Sources: Dr. Andrews to examine MRI

Matthew Stafford's knee has the Detroit Lions a little nervous.

Even though he was in uniform as the emergency third quarterback Sunday against the Packers, his injured knee underwent a new MRI that will be examined Monday by Dr. James Andrews, according to sources.

Stafford suffered a subluxation of his right knee against the Bears two weeks ago and did not play last Sunday. On Wednesday, he returned to practice, only to have the knee suffer more swelling, which prompted the team's medical staff to order a new MRI on the rookie quarterback.

The MRI result has been forwarded to Andrews, a noted orthopedic specialist, for exam.

Sources say the biggest concern is that Stafford's knee cap is loose enough to require surgery, which could jeopardize the rest of his season. However, the Lions hope and believe more rest Sunday and a bye week next Sunday will provide Stafford with the necessary healing.

Stafford, however, told reporters immediately after the Lions' 26-0 loss that he knew nothing about his tests being forwarded to Andrews for review.

Stafford also said that he's not worried that he might need surgery to repair the knee.

He missed four of five practices this week.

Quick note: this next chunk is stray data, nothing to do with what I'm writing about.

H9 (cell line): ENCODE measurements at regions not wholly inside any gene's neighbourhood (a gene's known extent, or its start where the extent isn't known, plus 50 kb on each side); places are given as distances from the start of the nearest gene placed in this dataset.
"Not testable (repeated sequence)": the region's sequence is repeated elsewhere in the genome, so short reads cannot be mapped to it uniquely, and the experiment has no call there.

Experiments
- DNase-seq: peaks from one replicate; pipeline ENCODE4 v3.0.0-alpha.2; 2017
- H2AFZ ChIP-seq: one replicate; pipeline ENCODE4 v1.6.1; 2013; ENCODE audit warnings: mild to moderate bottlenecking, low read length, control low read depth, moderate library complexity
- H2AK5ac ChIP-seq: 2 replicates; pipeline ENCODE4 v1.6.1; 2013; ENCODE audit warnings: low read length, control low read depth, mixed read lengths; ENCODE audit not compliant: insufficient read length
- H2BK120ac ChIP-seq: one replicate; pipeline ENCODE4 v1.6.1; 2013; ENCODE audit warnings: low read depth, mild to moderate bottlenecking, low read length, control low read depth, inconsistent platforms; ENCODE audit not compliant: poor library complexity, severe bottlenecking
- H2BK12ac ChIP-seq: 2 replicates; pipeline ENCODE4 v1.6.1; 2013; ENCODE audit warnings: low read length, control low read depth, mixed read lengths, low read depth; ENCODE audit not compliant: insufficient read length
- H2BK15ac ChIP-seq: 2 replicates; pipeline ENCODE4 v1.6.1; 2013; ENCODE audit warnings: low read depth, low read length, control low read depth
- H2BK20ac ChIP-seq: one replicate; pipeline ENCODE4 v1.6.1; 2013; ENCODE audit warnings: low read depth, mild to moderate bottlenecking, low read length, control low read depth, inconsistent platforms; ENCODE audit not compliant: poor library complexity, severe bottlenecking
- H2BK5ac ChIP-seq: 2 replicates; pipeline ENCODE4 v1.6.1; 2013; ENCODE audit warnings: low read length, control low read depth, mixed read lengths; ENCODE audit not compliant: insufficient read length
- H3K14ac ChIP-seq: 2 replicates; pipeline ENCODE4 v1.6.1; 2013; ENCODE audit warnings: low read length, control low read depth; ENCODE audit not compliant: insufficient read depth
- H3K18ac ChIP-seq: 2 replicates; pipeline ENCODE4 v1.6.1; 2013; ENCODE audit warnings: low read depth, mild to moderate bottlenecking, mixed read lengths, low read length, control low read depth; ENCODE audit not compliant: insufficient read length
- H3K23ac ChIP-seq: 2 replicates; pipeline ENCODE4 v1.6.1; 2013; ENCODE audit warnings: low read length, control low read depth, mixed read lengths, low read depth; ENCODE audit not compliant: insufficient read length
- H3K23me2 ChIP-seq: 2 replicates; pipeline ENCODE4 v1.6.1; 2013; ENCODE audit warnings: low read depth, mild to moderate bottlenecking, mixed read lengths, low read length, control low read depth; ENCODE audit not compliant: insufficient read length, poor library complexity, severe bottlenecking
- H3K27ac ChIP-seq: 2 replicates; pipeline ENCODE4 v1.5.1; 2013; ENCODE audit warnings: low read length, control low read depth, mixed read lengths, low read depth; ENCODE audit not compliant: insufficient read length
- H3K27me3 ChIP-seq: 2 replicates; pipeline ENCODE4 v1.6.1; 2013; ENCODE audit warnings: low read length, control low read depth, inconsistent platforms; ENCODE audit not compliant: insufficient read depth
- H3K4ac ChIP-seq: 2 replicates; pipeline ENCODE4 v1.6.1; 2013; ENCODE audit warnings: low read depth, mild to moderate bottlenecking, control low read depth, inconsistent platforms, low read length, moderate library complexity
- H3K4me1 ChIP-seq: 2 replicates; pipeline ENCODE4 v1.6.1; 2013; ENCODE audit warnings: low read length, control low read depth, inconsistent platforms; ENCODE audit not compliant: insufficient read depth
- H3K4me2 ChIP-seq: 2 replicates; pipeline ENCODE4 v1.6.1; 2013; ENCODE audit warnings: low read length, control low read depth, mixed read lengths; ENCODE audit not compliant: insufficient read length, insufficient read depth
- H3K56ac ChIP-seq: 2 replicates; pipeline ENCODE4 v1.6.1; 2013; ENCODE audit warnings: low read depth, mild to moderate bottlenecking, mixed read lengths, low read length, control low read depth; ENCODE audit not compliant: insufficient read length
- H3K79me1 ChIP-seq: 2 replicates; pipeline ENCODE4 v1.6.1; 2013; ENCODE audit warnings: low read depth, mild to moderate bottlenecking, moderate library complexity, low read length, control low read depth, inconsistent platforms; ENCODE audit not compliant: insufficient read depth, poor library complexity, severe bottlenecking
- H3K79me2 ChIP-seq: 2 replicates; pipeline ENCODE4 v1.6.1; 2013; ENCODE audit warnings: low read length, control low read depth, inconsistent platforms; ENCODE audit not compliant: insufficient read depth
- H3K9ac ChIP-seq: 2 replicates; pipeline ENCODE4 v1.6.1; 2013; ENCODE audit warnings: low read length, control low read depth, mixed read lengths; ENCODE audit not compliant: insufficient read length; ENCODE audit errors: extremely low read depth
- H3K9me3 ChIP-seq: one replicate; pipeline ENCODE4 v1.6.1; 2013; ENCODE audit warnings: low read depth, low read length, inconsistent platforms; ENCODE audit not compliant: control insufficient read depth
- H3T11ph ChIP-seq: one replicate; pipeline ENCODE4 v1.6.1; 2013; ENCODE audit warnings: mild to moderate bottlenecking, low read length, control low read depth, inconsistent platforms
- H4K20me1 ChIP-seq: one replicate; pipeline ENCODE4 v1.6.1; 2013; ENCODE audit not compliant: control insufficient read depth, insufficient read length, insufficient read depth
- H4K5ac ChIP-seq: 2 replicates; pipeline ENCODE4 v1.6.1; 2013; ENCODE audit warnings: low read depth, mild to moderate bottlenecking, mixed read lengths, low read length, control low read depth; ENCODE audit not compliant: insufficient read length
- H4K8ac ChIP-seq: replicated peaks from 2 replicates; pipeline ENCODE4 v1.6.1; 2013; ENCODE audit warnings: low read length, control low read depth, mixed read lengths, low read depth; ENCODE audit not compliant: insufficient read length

"I'm not going to discuss his prognosis or his status or anything else going forward," Lions coach Jim Schwartz said after the game. "He has a knee, he hasn't been able to play the last two weeks. He got to where he wasn't able to warm up today, but we'll see if we can get him back on the field next week and move forward."

Stafford was listed as Detroit's emergency quarterback against the Packers. Starting quarterback Daunte Culpepper hurt his right hamstring on a scramble on the Lions' first possession of the third quarter.

Culpepper wasn't hit on the play, but began limping just before he reached the sideline. He took one more snap before Drew Stanton relieved him. Culpepper wasn't having a good day even before the injury, going 6-of-14 for 48 yards, an interception and two sacks.

Schwartz said after the game if Stanton also had been injured, Stafford wouldn't have come in and he would have elected to send Culpepper back in a shotgun formation to help limit his movements with the ailing hamstring.

"It never got to that point," Schwartz said.

Schwartz also declined to say whether Stafford might be available after Detroit's upcoming bye week when the Lions play the Rams on Nov. 1.

"I don't think I've ever put a timetable on when he's coming back," he said.

Chris Mortensen is a senior NFL analyst for ESPN. Information from The Associated Press contributed to this report.